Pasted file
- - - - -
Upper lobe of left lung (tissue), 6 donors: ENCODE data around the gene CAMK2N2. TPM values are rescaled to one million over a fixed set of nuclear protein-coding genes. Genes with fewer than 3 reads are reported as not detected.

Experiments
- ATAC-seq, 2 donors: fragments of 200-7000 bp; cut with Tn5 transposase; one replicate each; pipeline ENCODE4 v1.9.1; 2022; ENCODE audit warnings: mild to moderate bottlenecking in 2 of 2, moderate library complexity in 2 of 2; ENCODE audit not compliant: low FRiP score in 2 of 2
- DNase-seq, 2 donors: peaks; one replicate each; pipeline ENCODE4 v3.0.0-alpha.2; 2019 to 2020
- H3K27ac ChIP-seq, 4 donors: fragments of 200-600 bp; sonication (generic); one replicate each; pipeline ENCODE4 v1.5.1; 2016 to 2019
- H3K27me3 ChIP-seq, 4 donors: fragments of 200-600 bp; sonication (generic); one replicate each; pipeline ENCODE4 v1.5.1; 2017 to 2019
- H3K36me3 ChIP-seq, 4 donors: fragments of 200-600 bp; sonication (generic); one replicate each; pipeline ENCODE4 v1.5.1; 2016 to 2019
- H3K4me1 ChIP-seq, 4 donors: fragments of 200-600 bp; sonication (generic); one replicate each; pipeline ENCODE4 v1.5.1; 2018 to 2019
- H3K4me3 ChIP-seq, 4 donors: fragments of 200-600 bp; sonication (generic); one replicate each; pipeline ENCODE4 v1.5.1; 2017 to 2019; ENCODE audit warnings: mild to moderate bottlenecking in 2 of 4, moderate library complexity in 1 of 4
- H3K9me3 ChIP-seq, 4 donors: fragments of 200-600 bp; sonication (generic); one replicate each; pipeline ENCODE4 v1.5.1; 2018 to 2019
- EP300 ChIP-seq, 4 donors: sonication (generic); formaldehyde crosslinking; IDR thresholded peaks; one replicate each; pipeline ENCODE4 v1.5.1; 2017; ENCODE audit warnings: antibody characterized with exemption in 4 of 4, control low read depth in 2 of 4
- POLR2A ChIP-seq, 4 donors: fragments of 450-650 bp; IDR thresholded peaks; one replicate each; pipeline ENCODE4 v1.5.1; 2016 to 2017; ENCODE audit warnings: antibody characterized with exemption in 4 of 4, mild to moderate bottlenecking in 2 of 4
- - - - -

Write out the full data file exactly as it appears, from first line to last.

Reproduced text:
Upper lobe of left lung (tissue), 6 donors: ENCODE data around the gene CAMK2N2. TPM values are rescaled to one million over a fixed set of nuclear protein-coding genes. Genes with fewer than 3 reads are reported as not detected.

Experiments
- ATAC-seq, 2 donors: fragments of 200-7000 bp; cut with Tn5 transposase; one replicate each; pipeline ENCODE4 v1.9.1; 2022; ENCODE audit warnings: mild to moderate bottlenecking in 2 of 2, moderate library complexity in 2 of 2; ENCODE audit not compliant: low FRiP score in 2 of 2
- DNase-seq, 2 donors: peaks; one replicate each; pipeline ENCODE4 v3.0.0-alpha.2; 2019 to 2020
- H3K27ac ChIP-seq, 4 donors: fragments of 200-600 bp; sonication (generic); one replicate each; pipeline ENCODE4 v1.5.1; 2016 to 2019
- H3K27me3 ChIP-seq, 4 donors: fragments of 200-600 bp; sonication (generic); one replicate each; pipeline ENCODE4 v1.5.1; 2017 to 2019
- H3K36me3 ChIP-seq, 4 donors: fragments of 200-600 bp; sonication (generic); one replicate each; pipeline ENCODE4 v1.5.1; 2016 to 2019
- H3K4me1 ChIP-seq, 4 donors: fragments of 200-600 bp; sonication (generic); one replicate each; pipeline ENCODE4 v1.5.1; 2018 to 2019
- H3K4me3 ChIP-seq, 4 donors: fragments of 200-600 bp; sonication (generic); one replicate each; pipeline ENCODE4 v1.5.1; 2017 to 2019; ENCODE audit warnings: mild to moderate bottlenecking in 2 of 4, moderate library complexity in 1 of 4
- H3K9me3 ChIP-seq, 4 donors: fragments of 200-600 bp; sonication (generic); one replicate each; pipeline ENCODE4 v1.5.1; 2018 to 2019
- EP300 ChIP-seq, 4 donors: sonication (generic); formaldehyde crosslinking; IDR thresholded peaks; one replicate each; pipeline ENCODE4 v1.5.1; 2017; ENCODE audit warnings: antibody characterized with exemption in 4 of 4, control low read depth in 2 of 4
- POLR2A ChIP-seq, 4 donors: fragments of 450-650 bp; IDR thresholded peaks; one replicate each; pipeline ENCODE4 v1.5.1; 2016 to 2017; ENCODE audit warnings: antibody characterized with exemption in 4 of 4, mild to moderate bottlenecking in 2 of 4